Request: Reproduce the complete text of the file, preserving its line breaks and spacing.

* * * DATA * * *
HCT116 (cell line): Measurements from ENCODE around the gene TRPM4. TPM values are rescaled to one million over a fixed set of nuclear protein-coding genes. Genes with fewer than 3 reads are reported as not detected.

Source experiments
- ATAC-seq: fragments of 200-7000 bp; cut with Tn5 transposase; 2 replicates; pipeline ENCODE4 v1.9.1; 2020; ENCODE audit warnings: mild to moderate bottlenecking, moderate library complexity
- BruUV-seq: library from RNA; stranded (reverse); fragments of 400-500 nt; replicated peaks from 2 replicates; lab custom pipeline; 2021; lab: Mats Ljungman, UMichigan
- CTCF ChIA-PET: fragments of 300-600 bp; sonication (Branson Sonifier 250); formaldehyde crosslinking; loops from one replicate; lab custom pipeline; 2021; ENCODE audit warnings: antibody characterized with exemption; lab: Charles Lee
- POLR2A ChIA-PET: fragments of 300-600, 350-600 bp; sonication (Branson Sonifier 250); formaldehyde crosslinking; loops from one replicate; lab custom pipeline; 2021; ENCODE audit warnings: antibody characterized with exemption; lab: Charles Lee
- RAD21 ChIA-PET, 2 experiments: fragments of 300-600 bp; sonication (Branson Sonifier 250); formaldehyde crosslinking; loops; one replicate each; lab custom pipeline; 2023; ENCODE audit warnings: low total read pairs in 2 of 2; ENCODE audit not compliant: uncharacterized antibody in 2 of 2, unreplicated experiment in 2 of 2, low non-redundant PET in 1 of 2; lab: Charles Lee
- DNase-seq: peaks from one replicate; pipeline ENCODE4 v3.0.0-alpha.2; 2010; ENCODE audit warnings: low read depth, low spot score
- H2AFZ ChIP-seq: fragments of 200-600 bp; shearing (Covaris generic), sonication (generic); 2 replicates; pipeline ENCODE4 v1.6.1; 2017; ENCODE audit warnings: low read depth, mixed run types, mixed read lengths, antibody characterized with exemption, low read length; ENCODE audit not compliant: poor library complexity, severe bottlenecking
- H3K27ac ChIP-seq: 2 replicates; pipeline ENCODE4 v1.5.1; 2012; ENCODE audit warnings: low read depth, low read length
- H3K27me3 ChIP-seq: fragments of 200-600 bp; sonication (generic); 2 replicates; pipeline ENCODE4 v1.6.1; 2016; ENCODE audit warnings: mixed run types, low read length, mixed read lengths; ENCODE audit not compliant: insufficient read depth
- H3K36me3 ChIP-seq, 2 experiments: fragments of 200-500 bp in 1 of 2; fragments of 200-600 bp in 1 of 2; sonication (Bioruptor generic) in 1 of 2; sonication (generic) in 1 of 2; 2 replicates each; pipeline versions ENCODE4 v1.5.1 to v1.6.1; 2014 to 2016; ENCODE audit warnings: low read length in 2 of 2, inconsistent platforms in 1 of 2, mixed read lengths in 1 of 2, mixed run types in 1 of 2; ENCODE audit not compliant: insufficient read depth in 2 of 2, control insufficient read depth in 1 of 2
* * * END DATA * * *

HCT116 (cell line): Measurements from ENCODE around the gene TRPM4. TPM values are rescaled to one million over a fixed set of nuclear protein-coding genes. Genes with fewer than 3 reads are reported as not detected.

Source experiments
- ATAC-seq: fragments of 200-7000 bp; cut with Tn5 transposase; 2 replicates; pipeline ENCODE4 v1.9.1; 2020; ENCODE audit warnings: mild to moderate bottlenecking, moderate library complexity
- BruUV-seq: library from RNA; stranded (reverse); fragments of 400-500 nt; replicated peaks from 2 replicates; lab custom pipeline; 2021; lab: Mats Ljungman, UMichigan
- CTCF ChIA-PET: fragments of 300-600 bp; sonication (Branson Sonifier 250); formaldehyde crosslinking; loops from one replicate; lab custom pipeline; 2021; ENCODE audit warnings: antibody characterized with exemption; lab: Charles Lee
- POLR2A ChIA-PET: fragments of 300-600, 350-600 bp; sonication (Branson Sonifier 250); formaldehyde crosslinking; loops from one replicate; lab custom pipeline; 2021; ENCODE audit warnings: antibody characterized with exemption; lab: Charles Lee
- RAD21 ChIA-PET, 2 experiments: fragments of 300-600 bp; sonication (Branson Sonifier 250); formaldehyde crosslinking; loops; one replicate each; lab custom pipeline; 2023; ENCODE audit warnings: low total read pairs in 2 of 2; ENCODE audit not compliant: uncharacterized antibody in 2 of 2, unreplicated experiment in 2 of 2, low non-redundant PET in 1 of 2; lab: Charles Lee
- DNase-seq: peaks from one replicate; pipeline ENCODE4 v3.0.0-alpha.2; 2010; ENCODE audit warnings: low read depth, low spot score
- H2AFZ ChIP-seq: fragments of 200-600 bp; shearing (Covaris generic), sonication (generic); 2 replicates; pipeline ENCODE4 v1.6.1; 2017; ENCODE audit warnings: low read depth, mixed run types, mixed read lengths, antibody characterized with exemption, low read length; ENCODE audit not compliant: poor library complexity, severe bottlenecking
- H3K27ac ChIP-seq: 2 replicates; pipeline ENCODE4 v1.5.1; 2012; ENCODE audit warnings: low read depth, low read length
- H3K27me3 ChIP-seq: fragments of 200-600 bp; sonication (generic); 2 replicates; pipeline ENCODE4 v1.6.1; 2016; ENCODE audit warnings: mixed run types, low read length, mixed read lengths; ENCODE audit not compliant: insufficient read depth
- H3K36me3 ChIP-seq, 2 experiments: fragments of 200-500 bp in 1 of 2; fragments of 200-600 bp in 1 of 2; sonication (Bioruptor generic) in 1 of 2; sonication (generic) in 1 of 2; 2 replicates each; pipeline versions ENCODE4 v1.5.1 to v1.6.1; 2014 to 2016; ENCODE audit warnings: low read length in 2 of 2, inconsistent platforms in 1 of 2, mixed read lengths in 1 of 2, mixed run types in 1 of 2; ENCODE audit not compliant: insufficient read depth in 2 of 2, control insufficient read depth in 1 of 2